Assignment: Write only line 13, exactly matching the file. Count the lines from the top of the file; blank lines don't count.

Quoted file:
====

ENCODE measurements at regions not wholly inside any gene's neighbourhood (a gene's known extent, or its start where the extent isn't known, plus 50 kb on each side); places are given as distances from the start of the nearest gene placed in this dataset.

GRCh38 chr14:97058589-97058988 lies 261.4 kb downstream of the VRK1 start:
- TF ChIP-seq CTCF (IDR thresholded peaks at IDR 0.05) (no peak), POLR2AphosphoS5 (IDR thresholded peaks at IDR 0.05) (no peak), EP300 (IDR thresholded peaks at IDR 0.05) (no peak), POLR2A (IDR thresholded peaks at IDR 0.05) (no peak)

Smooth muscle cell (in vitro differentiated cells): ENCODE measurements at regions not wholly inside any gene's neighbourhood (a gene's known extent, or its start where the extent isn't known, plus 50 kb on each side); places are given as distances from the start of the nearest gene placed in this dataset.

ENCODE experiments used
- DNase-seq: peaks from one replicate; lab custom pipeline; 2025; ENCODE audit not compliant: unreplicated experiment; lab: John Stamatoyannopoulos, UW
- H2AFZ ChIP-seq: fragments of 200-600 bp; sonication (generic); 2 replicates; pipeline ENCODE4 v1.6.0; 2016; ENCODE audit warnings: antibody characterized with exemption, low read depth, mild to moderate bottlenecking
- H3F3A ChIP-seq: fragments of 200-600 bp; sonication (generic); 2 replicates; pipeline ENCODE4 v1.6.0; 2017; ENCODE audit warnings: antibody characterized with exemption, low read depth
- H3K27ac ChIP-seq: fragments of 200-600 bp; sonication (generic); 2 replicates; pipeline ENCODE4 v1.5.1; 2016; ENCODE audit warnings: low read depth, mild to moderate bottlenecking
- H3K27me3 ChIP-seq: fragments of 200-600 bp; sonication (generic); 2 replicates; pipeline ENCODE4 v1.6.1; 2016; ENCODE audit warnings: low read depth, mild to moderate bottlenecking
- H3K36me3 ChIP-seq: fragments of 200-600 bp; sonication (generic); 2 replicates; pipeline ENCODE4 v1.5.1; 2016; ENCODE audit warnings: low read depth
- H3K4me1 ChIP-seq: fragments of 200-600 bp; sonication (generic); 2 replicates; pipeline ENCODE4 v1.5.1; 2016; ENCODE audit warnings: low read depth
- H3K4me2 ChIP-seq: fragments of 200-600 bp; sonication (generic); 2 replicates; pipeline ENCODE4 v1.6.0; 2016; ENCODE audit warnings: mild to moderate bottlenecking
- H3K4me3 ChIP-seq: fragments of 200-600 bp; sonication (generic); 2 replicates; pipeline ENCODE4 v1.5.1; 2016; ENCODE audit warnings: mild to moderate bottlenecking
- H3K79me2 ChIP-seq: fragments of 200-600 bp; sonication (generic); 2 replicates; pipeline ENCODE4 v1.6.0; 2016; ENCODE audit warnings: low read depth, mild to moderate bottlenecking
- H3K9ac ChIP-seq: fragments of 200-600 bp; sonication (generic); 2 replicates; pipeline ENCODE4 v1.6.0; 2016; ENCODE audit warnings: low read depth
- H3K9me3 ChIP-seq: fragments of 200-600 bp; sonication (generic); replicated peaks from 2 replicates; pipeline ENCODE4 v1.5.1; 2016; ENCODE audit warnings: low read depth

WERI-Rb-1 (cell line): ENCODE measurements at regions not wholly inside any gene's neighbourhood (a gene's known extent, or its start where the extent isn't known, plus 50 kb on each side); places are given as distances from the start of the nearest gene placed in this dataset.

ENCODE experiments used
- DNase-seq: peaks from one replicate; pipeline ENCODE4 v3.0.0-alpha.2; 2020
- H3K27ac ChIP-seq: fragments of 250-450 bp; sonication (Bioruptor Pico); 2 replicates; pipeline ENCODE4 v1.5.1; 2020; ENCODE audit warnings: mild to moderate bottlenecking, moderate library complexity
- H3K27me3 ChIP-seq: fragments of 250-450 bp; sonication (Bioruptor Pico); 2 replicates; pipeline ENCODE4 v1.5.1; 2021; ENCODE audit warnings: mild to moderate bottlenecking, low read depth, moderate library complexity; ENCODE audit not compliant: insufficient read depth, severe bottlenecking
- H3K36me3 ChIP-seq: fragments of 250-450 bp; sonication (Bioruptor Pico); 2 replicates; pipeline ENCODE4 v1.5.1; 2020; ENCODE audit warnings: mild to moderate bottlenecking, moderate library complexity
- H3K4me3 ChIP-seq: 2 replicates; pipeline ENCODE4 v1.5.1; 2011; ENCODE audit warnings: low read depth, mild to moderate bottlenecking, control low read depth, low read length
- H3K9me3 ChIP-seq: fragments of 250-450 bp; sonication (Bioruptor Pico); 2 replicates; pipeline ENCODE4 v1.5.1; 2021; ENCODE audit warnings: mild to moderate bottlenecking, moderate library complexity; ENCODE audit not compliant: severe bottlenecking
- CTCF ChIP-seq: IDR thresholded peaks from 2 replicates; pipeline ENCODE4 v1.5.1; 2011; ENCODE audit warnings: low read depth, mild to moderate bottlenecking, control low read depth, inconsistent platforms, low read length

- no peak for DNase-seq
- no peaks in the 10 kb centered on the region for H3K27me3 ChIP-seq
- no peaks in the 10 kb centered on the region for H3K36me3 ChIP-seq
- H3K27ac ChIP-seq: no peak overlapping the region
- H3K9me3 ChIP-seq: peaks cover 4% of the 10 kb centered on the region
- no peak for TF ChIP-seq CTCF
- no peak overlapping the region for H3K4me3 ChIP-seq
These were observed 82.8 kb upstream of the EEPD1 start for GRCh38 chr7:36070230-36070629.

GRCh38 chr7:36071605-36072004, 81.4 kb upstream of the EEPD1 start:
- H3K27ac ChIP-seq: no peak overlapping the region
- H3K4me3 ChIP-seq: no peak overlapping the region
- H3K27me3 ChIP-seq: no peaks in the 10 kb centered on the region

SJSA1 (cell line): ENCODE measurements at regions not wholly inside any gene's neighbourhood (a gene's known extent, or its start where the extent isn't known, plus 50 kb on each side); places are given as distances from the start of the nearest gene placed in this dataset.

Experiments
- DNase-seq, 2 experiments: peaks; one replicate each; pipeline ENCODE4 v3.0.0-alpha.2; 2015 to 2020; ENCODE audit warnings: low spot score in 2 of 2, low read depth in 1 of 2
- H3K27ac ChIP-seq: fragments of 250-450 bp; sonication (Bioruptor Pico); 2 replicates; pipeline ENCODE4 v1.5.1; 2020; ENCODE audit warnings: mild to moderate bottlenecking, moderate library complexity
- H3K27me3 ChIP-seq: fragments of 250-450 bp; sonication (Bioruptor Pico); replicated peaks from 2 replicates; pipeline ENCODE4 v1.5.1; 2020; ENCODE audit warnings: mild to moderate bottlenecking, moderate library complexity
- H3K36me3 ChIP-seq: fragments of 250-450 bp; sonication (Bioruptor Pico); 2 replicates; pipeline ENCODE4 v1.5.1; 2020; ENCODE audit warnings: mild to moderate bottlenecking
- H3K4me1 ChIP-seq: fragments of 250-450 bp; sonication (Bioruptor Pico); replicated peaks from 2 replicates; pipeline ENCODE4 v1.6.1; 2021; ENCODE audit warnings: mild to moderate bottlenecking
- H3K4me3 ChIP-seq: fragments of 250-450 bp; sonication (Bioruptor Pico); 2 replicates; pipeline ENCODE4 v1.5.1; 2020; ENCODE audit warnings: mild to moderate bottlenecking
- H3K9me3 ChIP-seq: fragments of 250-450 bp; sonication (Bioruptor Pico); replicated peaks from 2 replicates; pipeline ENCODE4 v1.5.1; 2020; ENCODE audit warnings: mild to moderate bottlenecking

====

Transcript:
- H3K4me2 ChIP-seq: fragments of 200-600 bp; sonication (generic); 2 replicates; pipeline ENCODE4 v1.6.0; 2016; ENCODE audit warnings: mild to moderate bottlenecking